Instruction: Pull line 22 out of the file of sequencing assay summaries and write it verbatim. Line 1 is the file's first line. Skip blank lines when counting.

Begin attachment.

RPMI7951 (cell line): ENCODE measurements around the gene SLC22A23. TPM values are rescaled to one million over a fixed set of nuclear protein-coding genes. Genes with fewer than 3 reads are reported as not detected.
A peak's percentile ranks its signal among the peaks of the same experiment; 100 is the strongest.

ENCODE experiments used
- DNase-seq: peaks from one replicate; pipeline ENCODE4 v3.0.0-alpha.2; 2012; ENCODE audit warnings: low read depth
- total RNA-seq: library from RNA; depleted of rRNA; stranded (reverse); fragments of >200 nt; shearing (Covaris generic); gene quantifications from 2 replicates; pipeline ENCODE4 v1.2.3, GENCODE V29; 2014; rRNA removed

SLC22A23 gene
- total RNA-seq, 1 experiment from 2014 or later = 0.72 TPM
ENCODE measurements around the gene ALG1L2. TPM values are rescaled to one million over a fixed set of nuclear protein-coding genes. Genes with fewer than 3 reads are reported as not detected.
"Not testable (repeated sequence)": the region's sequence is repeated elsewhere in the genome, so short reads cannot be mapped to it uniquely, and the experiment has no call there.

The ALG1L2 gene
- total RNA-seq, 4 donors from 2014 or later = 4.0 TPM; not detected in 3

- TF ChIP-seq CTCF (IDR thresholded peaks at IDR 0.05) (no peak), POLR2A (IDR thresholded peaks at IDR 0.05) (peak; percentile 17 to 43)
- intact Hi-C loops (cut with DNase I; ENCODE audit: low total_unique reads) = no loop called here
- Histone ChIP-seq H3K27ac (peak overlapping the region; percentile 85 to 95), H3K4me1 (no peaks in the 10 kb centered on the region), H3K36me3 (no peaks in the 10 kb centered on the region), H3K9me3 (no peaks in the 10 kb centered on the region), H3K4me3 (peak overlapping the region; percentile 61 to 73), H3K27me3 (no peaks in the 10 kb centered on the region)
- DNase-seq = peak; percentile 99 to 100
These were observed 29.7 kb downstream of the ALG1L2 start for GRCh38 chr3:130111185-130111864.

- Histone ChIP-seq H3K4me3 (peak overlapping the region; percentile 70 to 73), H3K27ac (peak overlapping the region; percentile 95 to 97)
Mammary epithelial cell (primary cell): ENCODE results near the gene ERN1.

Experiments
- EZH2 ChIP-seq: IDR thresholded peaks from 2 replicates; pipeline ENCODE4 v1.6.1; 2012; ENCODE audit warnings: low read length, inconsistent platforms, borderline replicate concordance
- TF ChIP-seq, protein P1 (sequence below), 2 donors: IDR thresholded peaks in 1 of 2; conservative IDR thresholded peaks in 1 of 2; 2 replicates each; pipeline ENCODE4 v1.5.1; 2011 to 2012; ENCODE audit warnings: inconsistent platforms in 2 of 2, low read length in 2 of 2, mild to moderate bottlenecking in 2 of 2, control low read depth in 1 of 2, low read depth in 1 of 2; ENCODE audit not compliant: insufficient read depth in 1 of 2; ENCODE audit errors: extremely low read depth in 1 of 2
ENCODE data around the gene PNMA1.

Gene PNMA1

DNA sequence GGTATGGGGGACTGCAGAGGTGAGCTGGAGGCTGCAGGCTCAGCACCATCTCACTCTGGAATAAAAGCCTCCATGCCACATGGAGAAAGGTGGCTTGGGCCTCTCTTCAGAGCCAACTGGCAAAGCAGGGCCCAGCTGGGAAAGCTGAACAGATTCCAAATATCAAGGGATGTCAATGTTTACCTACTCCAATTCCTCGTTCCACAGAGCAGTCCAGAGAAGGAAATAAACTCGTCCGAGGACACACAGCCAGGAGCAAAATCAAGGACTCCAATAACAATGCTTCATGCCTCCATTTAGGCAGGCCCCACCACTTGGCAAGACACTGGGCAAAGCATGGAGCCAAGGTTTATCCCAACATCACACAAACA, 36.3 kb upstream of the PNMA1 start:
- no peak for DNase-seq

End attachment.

ENCODE data around the gene PNMA1.